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Our Chaplains and Chaplaincy couples are involved in all aspects of the lives of university students. There is no question that they haven't been asked! Check them out and find the answers to your questions here. Please feel free to email us any question or situation that you require an answer to.

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Buying Kosher Food For Friend Who Does Not Keep Kosher

Q:If I invite a Jew to formal hall who does not keep kosher (and I'm paying for the meal), do I have to order a kosher meal for him or her? The reason I'm asking is that it's three times as expensive for me and potentially annoying to them (because the non-kosher food is better, or they feel patronized, or they have more of a hassle with the wrapping and plastic cutlery etc).

A:Thanks for your question which I enjoyed looking into on your behalf. I understand the dilemma that you are in regarding food in the college and keeping kosher.

In this context, if the guest is not Jewish, I don't believe that you have an obligation to provide kosher food to them and you can let them choose what they want to eat. However, if you are hosting a Jewish person, I believe that you have an obligation to provide kosher food for them. If however you are just eating together and sharing a table etc but not your formal guest, I think that they would be choosing/paying for their own meal and it is not your decision.

Mistakenly Washed Up With a Treif Sponge

Q: I bought a plastic cutting board today and a friend of mine washed it with boiling water and a treif sponge. Is there even such a thing as a treif sponge given that it involves soap?

A: Ideally sponges should be kept kosher and separate for milk and meat.  In this case, ex post facto, it does not render the board trief.

Koshering An Oven

 

 Q: Tomorrow night I'll again be cooking in a friend's kitchen and a few kashrut questions have come up. They have been using their oven for vegetarian non-kosher dishes for the last few months. I'd like to bake something kosher in there. Is there a quick and easy way of kashering their oven? If not, would I just have to wrap my pot in one or two aluminum foils and then be able to put it into the non-kosher oven?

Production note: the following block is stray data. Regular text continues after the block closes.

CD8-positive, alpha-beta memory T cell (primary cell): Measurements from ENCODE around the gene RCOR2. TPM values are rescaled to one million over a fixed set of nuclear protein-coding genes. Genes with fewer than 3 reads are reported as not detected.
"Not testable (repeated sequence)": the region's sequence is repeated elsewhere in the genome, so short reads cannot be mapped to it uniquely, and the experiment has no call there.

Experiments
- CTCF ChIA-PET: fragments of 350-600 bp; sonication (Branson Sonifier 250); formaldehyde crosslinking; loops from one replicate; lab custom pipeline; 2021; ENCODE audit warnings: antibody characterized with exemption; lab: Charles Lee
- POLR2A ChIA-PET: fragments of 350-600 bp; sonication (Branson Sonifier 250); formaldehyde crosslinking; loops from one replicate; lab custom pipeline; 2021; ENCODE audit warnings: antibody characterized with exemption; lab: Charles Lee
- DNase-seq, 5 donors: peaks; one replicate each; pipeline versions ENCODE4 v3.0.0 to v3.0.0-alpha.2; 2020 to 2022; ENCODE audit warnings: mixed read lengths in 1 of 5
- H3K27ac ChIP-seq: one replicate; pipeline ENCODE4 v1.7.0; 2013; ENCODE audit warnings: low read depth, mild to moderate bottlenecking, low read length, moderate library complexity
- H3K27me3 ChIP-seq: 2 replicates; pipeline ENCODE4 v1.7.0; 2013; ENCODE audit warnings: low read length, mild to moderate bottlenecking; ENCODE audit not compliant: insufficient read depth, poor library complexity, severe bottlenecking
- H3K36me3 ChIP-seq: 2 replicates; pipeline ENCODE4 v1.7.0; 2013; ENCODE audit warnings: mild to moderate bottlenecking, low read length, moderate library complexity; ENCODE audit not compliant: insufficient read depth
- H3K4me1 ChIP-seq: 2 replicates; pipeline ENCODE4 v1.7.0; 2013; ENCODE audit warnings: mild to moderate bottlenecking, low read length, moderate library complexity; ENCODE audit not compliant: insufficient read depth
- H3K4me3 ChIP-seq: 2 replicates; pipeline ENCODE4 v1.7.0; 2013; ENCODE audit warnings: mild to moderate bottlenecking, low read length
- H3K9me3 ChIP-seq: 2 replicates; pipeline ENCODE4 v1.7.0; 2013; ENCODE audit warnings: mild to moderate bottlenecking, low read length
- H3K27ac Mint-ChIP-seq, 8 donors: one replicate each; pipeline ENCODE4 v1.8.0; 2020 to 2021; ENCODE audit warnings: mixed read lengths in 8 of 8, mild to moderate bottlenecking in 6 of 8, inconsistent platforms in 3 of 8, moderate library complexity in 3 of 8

A:The oven can usually be kashered by cleaning it thoroughly and then turning the oven to maximum temperature for about an hour. You can wrap a pot entirely in foil and use the non-kosher over. 

 

Glass Utensils

Q. If something is made out of glass it can't be made treif, right?

A. Yes that's correct.

There is a dispute about glass, the Shulchan Aruch and many Sephardi Jews rule that glass does not absorb flavours, and thus cannot be treif. Ashkenazi authorities maintain that it is possible for glass to absorb flavours. However, the glass of today that goes in the oven is usually filled with lots of metal components to make it heat safe and doesn't melt. Thus, today's glass dishes/pots are typically not really glass! You could use drinking glasses that are clean for either milky or meaty.

Buying Cooked Beetroot From The Supermarket

Q: Tesco (and I assume other supermarkets too) sell red beetroot that is already cooked. It's just beetroot cooked in water (no vinegar) and then peeled. Would that be kosher or do I have to buy raw beetroot and cook and peel it myself?

A: It would not be kosher unless it is listed in the KLBD kosher food guide.

Don't Have Any Shabbat Candles

Q. What happens if I realise just before Shabbat that I don't have any Shabbat candles?

A. You should ask someone who is lighting to join in with them and give them a contribution towards their candles. If that is not possible, before Shabbat,  turn on an electric light; if you can see the filament (i.e. a clear, old-fashioned bulb) say a bracha, otherwise not..

Non Kosher Microwave

Q. Can I use a microwave that is in a friend’s dorm who doesn't keep kosher?

A. No, unless you make it kosher by cleaning the microwave and then boiling a cup of water inside for 10 mins.  You will then need to wipe the microwave out and cover the revolving tray.

Food Cooked On Shabbat

Q. My friends have invited me for a Shabbat dinner and they will be cooking some of the food on Shabbat.  Is the food kosher?

A. The food is kosher but is forbidden to be eaten or to have any benefit from it since it was cooked on Shabbat. Either ask your friends to make everything before Shabbat or prepare your own food.

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